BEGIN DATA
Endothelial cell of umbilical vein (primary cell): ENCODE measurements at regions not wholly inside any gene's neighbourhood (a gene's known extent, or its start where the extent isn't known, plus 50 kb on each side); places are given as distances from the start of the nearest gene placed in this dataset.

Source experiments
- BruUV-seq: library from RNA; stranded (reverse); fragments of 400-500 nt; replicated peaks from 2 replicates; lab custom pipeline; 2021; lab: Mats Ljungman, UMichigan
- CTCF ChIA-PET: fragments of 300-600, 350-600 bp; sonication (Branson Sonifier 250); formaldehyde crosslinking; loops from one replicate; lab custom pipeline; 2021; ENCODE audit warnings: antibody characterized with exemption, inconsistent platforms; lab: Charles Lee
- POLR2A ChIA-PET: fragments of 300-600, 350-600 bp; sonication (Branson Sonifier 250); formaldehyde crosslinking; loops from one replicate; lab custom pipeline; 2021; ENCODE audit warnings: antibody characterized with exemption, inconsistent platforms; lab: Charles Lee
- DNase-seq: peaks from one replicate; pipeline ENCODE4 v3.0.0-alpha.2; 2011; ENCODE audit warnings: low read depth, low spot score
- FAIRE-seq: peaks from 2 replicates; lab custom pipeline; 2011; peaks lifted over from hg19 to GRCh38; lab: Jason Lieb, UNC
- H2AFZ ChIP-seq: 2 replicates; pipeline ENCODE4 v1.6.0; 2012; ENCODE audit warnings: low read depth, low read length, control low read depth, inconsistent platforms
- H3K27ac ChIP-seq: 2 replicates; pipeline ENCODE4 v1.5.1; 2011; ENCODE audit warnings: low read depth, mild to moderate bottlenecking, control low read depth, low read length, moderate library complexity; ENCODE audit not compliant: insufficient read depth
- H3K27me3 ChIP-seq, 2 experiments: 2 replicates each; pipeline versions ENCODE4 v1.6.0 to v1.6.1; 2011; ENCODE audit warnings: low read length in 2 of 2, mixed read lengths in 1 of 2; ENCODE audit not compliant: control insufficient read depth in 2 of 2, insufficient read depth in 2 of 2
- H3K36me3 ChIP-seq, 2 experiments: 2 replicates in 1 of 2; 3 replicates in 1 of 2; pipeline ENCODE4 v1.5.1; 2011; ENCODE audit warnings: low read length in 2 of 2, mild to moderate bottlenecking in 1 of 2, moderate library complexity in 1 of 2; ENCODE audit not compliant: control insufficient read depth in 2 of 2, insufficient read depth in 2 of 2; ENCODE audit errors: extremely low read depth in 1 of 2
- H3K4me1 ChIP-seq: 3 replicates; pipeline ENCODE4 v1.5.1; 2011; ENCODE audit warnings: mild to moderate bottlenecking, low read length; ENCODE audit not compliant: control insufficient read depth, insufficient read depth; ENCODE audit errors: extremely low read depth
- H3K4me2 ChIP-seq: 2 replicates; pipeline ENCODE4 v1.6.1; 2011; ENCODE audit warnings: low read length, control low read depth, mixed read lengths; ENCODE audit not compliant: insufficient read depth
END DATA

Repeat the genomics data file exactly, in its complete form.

Endothelial cell of umbilical vein (primary cell): ENCODE measurements at regions not wholly inside any gene's neighbourhood (a gene's known extent, or its start where the extent isn't known, plus 50 kb on each side); places are given as distances from the start of the nearest gene placed in this dataset.

Source experiments
- BruUV-seq: library from RNA; stranded (reverse); fragments of 400-500 nt; replicated peaks from 2 replicates; lab custom pipeline; 2021; lab: Mats Ljungman, UMichigan
- CTCF ChIA-PET: fragments of 300-600, 350-600 bp; sonication (Branson Sonifier 250); formaldehyde crosslinking; loops from one replicate; lab custom pipeline; 2021; ENCODE audit warnings: antibody characterized with exemption, inconsistent platforms; lab: Charles Lee
- POLR2A ChIA-PET: fragments of 300-600, 350-600 bp; sonication (Branson Sonifier 250); formaldehyde crosslinking; loops from one replicate; lab custom pipeline; 2021; ENCODE audit warnings: antibody characterized with exemption, inconsistent platforms; lab: Charles Lee
- DNase-seq: peaks from one replicate; pipeline ENCODE4 v3.0.0-alpha.2; 2011; ENCODE audit warnings: low read depth, low spot score
- FAIRE-seq: peaks from 2 replicates; lab custom pipeline; 2011; peaks lifted over from hg19 to GRCh38; lab: Jason Lieb, UNC
- H2AFZ ChIP-seq: 2 replicates; pipeline ENCODE4 v1.6.0; 2012; ENCODE audit warnings: low read depth, low read length, control low read depth, inconsistent platforms
- H3K27ac ChIP-seq: 2 replicates; pipeline ENCODE4 v1.5.1; 2011; ENCODE audit warnings: low read depth, mild to moderate bottlenecking, control low read depth, low read length, moderate library complexity; ENCODE audit not compliant: insufficient read depth
- H3K27me3 ChIP-seq, 2 experiments: 2 replicates each; pipeline versions ENCODE4 v1.6.0 to v1.6.1; 2011; ENCODE audit warnings: low read length in 2 of 2, mixed read lengths in 1 of 2; ENCODE audit not compliant: control insufficient read depth in 2 of 2, insufficient read depth in 2 of 2
- H3K36me3 ChIP-seq, 2 experiments: 2 replicates in 1 of 2; 3 replicates in 1 of 2; pipeline ENCODE4 v1.5.1; 2011; ENCODE audit warnings: low read length in 2 of 2, mild to moderate bottlenecking in 1 of 2, moderate library complexity in 1 of 2; ENCODE audit not compliant: control insufficient read depth in 2 of 2, insufficient read depth in 2 of 2; ENCODE audit errors: extremely low read depth in 1 of 2
- H3K4me1 ChIP-seq: 3 replicates; pipeline ENCODE4 v1.5.1; 2011; ENCODE audit warnings: mild to moderate bottlenecking, low read length; ENCODE audit not compliant: control insufficient read depth, insufficient read depth; ENCODE audit errors: extremely low read depth
- H3K4me2 ChIP-seq: 2 replicates; pipeline ENCODE4 v1.6.1; 2011; ENCODE audit warnings: low read length, control low read depth, mixed read lengths; ENCODE audit not compliant: insufficient read depth